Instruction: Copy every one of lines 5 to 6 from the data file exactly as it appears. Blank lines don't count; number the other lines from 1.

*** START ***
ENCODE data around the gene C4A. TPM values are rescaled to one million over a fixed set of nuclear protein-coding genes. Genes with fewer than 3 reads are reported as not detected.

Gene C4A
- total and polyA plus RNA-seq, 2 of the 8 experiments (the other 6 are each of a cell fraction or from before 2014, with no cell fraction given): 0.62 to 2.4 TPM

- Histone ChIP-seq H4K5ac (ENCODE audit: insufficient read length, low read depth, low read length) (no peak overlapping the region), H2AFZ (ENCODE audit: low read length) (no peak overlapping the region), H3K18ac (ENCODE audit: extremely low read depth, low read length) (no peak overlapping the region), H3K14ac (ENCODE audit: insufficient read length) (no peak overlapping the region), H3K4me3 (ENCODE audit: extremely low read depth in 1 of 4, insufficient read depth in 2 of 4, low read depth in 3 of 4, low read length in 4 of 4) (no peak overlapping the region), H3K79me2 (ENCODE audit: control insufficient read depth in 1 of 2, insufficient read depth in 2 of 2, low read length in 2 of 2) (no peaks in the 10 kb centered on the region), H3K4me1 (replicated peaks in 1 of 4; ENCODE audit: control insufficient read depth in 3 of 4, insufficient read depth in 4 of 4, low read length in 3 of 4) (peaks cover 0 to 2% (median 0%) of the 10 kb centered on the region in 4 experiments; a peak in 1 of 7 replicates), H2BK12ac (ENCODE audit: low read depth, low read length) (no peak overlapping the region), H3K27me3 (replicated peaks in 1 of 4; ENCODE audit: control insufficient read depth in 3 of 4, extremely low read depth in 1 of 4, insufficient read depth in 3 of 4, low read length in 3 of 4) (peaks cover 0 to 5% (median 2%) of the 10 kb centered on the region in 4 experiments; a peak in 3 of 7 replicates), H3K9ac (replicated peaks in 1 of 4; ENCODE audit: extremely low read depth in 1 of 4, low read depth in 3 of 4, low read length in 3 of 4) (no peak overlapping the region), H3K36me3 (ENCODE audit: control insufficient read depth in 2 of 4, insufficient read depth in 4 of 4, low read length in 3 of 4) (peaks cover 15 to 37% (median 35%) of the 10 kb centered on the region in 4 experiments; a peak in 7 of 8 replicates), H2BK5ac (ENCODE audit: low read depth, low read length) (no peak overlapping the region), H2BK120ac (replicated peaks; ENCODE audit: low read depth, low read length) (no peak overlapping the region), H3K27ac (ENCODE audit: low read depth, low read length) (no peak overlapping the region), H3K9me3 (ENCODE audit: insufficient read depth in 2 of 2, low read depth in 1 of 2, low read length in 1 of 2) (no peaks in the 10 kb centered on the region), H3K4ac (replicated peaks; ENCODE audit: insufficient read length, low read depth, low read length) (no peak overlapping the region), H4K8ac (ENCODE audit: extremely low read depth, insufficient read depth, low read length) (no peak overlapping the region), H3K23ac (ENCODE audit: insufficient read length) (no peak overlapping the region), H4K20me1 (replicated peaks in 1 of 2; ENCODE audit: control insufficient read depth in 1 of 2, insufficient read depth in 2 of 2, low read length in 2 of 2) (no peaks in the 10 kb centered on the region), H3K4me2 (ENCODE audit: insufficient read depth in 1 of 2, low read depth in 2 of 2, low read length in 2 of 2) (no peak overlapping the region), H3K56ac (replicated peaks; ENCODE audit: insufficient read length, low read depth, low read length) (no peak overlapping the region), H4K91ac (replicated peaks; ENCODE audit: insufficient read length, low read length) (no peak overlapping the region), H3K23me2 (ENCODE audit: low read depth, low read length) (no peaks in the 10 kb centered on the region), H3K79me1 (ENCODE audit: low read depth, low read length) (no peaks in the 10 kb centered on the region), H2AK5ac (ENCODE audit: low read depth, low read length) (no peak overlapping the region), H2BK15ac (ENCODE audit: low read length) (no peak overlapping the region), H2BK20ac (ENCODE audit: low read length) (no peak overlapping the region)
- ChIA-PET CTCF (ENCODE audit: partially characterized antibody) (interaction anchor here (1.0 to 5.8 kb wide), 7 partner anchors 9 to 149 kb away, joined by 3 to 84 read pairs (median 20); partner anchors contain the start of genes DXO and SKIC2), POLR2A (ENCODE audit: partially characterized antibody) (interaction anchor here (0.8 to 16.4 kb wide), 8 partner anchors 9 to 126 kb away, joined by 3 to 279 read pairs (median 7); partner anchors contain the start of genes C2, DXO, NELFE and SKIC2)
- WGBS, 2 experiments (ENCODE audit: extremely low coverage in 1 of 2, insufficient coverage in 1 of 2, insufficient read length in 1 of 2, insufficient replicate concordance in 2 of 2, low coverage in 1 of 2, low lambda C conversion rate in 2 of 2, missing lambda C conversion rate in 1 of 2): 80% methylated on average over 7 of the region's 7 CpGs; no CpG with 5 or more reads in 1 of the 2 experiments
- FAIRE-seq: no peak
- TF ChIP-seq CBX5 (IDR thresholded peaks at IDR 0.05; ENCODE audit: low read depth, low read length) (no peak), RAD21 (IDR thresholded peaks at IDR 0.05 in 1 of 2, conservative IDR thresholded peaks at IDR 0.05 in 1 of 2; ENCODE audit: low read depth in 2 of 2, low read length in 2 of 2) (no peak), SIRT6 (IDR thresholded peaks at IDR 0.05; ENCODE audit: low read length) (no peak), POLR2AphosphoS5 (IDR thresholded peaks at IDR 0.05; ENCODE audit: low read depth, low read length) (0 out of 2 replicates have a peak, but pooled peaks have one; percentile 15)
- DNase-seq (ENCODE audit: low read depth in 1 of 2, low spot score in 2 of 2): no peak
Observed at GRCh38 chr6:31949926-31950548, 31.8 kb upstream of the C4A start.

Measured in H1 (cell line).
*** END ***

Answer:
- ChIA-PET CTCF (ENCODE audit: partially characterized antibody) (interaction anchor here (1.0 to 5.8 kb wide), 7 partner anchors 9 to 149 kb away, joined by 3 to 84 read pairs (median 20); partner anchors contain the start of genes DXO and SKIC2), POLR2A (ENCODE audit: partially characterized antibody) (interaction anchor here (0.8 to 16.4 kb wide), 8 partner anchors 9 to 126 kb away, joined by 3 to 279 read pairs (median 7); partner anchors contain the start of genes C2, DXO, NELFE and SKIC2)
- WGBS, 2 experiments (ENCODE audit: extremely low coverage in 1 of 2, insufficient coverage in 1 of 2, insufficient read length in 1 of 2, insufficient replicate concordance in 2 of 2, low coverage in 1 of 2, low lambda C conversion rate in 2 of 2, missing lambda C conversion rate in 1 of 2): 80% methylated on average over 7 of the region's 7 CpGs; no CpG with 5 or more reads in 1 of the 2 experiments